Flowchart for a Process Paper
Operations Management 571
August 28, 2010
There are multiple processes that we do in our daily lives that we would like to take a short amount of time to complete it. "A process is any part of an organization that takes inputs and transforms them into outputs that, it is hoped, are of greater value to the organization than the original inputs" (Chase, Jacobs, Aquilano, 2006, p. 154). Flowcharts are easy-to-understand by demonstrating step-by-step how to get from start to finish of a process. The daily process that I would like to take less time would be the process of getting ready for the day. Although this process is not very long, it would be very beneficial if I was able to reduce it to be done as quickly and effective as possible.
The main factor is this process is time. How much time do I have to complete my daily routine; if I do not have the right amount time to complete this process, when will I be able to complete the remaining parts of the process. There are some steps in the process that will take longer than others. When time is a factor, the decision on what steps will have to be completed at a later time will have to be determined. Not all of the steps will be to shorten to fit into an already time sensitive process.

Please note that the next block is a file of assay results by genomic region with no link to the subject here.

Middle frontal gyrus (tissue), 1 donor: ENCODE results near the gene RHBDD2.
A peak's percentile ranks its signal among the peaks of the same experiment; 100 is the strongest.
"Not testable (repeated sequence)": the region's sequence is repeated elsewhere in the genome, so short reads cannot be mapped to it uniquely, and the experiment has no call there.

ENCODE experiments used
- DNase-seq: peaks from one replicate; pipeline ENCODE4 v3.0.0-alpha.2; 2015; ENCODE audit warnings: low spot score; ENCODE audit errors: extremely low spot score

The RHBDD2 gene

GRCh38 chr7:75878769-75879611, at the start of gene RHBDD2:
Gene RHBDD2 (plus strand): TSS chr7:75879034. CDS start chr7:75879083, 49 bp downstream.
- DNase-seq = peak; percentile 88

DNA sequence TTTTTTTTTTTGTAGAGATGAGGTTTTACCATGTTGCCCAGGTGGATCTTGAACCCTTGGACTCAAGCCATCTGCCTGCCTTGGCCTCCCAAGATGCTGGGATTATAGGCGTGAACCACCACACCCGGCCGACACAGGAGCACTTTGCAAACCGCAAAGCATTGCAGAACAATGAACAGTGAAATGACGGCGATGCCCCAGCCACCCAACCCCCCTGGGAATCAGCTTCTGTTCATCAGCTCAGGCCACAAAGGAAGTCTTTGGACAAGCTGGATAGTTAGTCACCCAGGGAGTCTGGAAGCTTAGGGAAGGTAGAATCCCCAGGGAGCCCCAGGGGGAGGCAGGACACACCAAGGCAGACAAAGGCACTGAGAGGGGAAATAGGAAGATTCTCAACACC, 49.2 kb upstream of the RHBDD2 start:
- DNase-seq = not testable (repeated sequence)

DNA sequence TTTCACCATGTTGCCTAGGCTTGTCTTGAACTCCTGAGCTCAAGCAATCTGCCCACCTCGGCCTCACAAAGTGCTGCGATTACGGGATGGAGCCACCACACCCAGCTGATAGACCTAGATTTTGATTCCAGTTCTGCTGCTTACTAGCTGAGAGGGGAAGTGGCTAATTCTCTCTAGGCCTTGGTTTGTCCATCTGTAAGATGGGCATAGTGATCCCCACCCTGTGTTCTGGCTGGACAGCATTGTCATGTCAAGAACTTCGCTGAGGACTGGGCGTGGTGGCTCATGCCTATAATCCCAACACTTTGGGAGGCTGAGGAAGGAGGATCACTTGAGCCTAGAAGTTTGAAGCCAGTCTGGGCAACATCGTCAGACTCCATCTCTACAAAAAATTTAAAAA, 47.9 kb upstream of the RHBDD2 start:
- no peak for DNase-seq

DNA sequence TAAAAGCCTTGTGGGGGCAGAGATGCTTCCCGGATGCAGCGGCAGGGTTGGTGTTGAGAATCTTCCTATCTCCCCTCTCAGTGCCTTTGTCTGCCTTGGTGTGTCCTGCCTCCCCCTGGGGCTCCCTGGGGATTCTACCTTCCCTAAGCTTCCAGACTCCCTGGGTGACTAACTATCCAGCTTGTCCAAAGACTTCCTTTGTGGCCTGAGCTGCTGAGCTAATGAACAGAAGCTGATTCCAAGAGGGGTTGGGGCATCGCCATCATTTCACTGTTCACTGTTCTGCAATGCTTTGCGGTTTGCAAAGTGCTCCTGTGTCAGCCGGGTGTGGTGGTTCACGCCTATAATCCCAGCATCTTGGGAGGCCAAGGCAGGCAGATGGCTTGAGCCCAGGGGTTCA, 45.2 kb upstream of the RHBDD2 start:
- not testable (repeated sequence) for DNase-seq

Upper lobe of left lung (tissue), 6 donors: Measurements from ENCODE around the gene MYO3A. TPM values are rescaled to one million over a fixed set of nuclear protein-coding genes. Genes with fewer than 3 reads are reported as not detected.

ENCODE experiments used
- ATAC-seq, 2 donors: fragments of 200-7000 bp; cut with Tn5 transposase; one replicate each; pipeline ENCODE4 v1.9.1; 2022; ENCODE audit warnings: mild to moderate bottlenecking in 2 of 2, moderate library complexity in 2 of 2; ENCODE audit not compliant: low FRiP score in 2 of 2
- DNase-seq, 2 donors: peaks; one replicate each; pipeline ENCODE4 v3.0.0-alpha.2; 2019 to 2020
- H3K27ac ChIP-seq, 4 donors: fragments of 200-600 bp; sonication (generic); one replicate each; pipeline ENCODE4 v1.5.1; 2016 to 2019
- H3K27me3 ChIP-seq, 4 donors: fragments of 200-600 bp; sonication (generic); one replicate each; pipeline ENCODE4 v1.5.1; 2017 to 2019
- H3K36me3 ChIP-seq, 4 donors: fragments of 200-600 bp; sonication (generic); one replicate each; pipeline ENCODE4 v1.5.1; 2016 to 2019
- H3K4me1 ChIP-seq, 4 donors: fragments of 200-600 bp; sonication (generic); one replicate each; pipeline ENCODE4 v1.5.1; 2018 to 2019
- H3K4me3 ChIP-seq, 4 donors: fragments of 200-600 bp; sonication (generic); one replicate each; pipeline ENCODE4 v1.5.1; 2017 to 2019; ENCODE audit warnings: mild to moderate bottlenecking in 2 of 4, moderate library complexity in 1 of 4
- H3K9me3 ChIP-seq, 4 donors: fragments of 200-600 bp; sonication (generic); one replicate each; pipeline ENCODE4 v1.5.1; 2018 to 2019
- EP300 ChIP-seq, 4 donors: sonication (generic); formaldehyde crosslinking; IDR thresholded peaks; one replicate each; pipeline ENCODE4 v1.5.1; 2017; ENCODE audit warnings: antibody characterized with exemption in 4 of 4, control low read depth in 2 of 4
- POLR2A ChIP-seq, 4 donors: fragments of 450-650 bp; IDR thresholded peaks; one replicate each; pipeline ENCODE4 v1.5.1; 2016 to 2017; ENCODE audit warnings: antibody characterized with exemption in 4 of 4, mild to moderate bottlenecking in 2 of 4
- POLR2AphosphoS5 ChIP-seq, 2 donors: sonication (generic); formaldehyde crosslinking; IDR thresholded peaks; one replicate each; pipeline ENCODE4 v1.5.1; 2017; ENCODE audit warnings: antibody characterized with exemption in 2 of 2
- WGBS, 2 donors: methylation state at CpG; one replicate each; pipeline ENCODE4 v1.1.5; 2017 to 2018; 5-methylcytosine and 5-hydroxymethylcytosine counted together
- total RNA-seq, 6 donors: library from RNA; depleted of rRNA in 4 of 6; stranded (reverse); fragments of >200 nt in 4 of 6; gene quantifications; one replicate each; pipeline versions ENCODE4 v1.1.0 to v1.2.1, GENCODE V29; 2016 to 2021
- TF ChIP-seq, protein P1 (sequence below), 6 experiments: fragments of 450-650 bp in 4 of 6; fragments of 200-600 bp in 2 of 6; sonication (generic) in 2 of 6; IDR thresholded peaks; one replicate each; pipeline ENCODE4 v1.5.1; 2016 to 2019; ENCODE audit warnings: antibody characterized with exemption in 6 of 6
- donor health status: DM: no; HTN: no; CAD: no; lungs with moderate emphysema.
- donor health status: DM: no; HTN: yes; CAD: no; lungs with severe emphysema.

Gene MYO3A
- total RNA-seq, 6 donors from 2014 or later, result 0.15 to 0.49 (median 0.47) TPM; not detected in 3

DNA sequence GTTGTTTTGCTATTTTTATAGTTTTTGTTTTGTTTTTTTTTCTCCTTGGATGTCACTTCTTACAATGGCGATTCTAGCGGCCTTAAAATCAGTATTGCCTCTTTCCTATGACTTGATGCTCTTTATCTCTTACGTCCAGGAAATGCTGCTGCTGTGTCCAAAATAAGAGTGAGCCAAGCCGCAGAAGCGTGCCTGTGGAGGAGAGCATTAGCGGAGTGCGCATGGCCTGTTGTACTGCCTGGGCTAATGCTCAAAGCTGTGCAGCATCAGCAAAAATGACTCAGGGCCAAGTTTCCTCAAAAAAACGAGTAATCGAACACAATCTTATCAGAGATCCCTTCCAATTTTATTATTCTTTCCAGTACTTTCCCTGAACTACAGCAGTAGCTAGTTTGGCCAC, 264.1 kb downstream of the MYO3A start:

Measure the Process
This process would be best measured by using efficiency and productivity. Efficiency is defined as "a ratio of the actual output of a process relative to some standard" (Chase, Jacobs, Aquilano, 2006, p. 173). The standard in this example would be the average time it takes to complete the entire process. Productivity is the output divided by input. When the input is more than the output, productivity is increased. If I were able to complete additional tasks in addition to the daily routine, it can be determined, based on the definition of the measurements that it was an efficient and productivity morning.
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